A modeling study of the marine biogeochemistry, plankton dynamics, and carbon cycle on the continental shelf off the West Antarctic Peninsula
Joint Program in Oceanography/Applied Ocean Science and Engineering.
Massachusetts Institute of Technology. Department of Earth, Atmospheric, and Planetary Sciences.
Woods Hole Oceanographic Institution.
Scott C. Doney and Weifeng Zhang.
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Over the past several decades, the West Antarctic Peninsula (WAP) has undergone physical and ecological changes at a rapid pace, with warming surface ocean and a sharp decrease in the duration of the sea ice season. The impact of these changes in the ocean chemistry and ecosystem are not fully understood and have been investigated by the Palmer-LTER since 1991. Given the data acquisition constraints imposed by weather conditions in this region, an ocean circulation, sea ice and biogeochemistry model was implemented to help fill the gaps in the dataset. The results with the present best case from the suite of sensitivity experiments indicate that the model is able to represent the seasonal and interannual variations observed in the circulation, water mass distribution and sea ice observed in the WAP, and has identified gaps in the observations that could guide improvement of the simulation of the regional biogeochemistry. Comparison of model results with data from the Palmer-LTER project suggests that the large spatial and temporal variability observed in the phytoplankton bloom in the WAP is influenced by variability in the glacial sources of dissolved iron. Seasonal progression of the phytoplankton bloom is well represented in the model, and values of vertically integrated net primary production (NPP) are largely consistent with observations. Although a bias towards lower surface dissolved inorganic carbon (DIC) and alkalinity was identified in the model results, interannual variability was similar to the observed in the Palmer-LTER cruise data.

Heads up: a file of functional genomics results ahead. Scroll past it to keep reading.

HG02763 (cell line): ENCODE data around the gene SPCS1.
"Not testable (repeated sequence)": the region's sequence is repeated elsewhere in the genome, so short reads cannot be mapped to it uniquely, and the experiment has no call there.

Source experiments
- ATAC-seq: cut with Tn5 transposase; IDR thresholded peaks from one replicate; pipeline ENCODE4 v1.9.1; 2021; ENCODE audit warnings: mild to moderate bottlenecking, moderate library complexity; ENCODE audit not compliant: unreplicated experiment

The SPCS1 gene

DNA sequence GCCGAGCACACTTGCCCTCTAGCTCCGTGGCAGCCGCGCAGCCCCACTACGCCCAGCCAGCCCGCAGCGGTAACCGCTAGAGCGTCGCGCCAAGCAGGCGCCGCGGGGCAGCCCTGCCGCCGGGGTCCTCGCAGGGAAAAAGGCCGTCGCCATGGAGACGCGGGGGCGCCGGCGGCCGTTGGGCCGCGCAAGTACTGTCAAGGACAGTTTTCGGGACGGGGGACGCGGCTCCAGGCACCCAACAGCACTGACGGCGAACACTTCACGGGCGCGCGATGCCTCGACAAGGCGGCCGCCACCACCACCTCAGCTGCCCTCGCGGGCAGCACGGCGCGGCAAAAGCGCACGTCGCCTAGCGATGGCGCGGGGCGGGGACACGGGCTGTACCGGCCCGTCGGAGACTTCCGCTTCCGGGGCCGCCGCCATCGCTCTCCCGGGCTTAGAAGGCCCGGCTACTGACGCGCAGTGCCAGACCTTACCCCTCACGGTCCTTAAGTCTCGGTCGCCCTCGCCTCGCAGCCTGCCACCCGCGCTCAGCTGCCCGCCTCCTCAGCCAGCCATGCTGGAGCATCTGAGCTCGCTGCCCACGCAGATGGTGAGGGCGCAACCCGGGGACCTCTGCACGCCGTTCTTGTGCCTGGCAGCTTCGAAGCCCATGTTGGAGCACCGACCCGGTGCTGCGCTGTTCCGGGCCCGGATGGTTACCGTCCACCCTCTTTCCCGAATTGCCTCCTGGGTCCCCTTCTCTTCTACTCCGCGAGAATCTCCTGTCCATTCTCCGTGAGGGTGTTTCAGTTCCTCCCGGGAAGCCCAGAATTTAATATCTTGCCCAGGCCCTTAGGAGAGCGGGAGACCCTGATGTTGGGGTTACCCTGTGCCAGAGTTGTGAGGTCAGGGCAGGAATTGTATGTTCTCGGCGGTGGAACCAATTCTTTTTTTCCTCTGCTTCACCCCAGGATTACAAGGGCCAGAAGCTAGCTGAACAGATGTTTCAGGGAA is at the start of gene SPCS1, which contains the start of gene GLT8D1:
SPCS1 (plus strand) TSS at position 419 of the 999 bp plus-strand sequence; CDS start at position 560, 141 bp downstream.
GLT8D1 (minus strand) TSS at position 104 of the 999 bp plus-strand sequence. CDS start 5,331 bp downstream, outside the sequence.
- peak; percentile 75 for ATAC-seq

Thesis: Ph. D., Joint Program in Oceanography/Applied Ocean Science and Engineering (Massachusetts Institute of Technology, Department of Earth, Atmospheric, and Planetary Sciences; and the Woods Hole Oceanographic Institution), 2019Cataloged from PDF version of thesis.Includes bibliographical references (pages 189-202).
DepartmentJoint Program in Oceanography/Applied Ocean Science and Engineering; Massachusetts Institute of Technology. Department of Earth, Atmospheric, and Planetary Sciences; Woods Hole Oceanographic Institution
Massachusetts Institute of Technology
Joint Program in Oceanography/Applied Ocean Science and Engineering., Earth, Atmospheric, and Planetary Sciences., Woods Hole Oceanographic Institution.